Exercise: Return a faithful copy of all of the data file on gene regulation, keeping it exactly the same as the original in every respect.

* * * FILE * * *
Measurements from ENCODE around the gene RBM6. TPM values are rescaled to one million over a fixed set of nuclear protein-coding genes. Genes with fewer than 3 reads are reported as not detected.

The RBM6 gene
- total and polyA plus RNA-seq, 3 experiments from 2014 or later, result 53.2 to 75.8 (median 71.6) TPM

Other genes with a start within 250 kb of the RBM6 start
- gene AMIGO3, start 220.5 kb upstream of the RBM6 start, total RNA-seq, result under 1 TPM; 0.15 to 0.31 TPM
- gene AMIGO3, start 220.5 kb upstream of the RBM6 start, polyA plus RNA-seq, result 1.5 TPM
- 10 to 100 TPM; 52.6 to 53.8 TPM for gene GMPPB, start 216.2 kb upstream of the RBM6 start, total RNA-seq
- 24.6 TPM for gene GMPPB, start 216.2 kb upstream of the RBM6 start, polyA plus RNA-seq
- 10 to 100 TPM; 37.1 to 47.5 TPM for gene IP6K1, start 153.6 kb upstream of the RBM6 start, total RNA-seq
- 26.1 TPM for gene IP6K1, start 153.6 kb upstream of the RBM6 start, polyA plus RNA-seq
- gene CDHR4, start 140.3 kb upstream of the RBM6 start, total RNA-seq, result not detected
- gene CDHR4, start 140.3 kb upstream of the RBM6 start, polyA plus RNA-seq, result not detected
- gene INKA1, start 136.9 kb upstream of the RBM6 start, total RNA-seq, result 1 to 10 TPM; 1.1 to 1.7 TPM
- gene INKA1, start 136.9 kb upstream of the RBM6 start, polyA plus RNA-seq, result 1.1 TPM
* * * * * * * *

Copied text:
Measurements from ENCODE around the gene RBM6. TPM values are rescaled to one million over a fixed set of nuclear protein-coding genes. Genes with fewer than 3 reads are reported as not detected.

The RBM6 gene
- total and polyA plus RNA-seq, 3 experiments from 2014 or later, result 53.2 to 75.8 (median 71.6) TPM

Other genes with a start within 250 kb of the RBM6 start
- gene AMIGO3, start 220.5 kb upstream of the RBM6 start, total RNA-seq, result under 1 TPM; 0.15 to 0.31 TPM
- gene AMIGO3, start 220.5 kb upstream of the RBM6 start, polyA plus RNA-seq, result 1.5 TPM
- 10 to 100 TPM; 52.6 to 53.8 TPM for gene GMPPB, start 216.2 kb upstream of the RBM6 start, total RNA-seq
- 24.6 TPM for gene GMPPB, start 216.2 kb upstream of the RBM6 start, polyA plus RNA-seq
- 10 to 100 TPM; 37.1 to 47.5 TPM for gene IP6K1, start 153.6 kb upstream of the RBM6 start, total RNA-seq
- 26.1 TPM for gene IP6K1, start 153.6 kb upstream of the RBM6 start, polyA plus RNA-seq
- gene CDHR4, start 140.3 kb upstream of the RBM6 start, total RNA-seq, result not detected
- gene CDHR4, start 140.3 kb upstream of the RBM6 start, polyA plus RNA-seq, result not detected
- gene INKA1, start 136.9 kb upstream of the RBM6 start, total RNA-seq, result 1 to 10 TPM; 1.1 to 1.7 TPM
- gene INKA1, start 136.9 kb upstream of the RBM6 start, polyA plus RNA-seq, result 1.1 TPM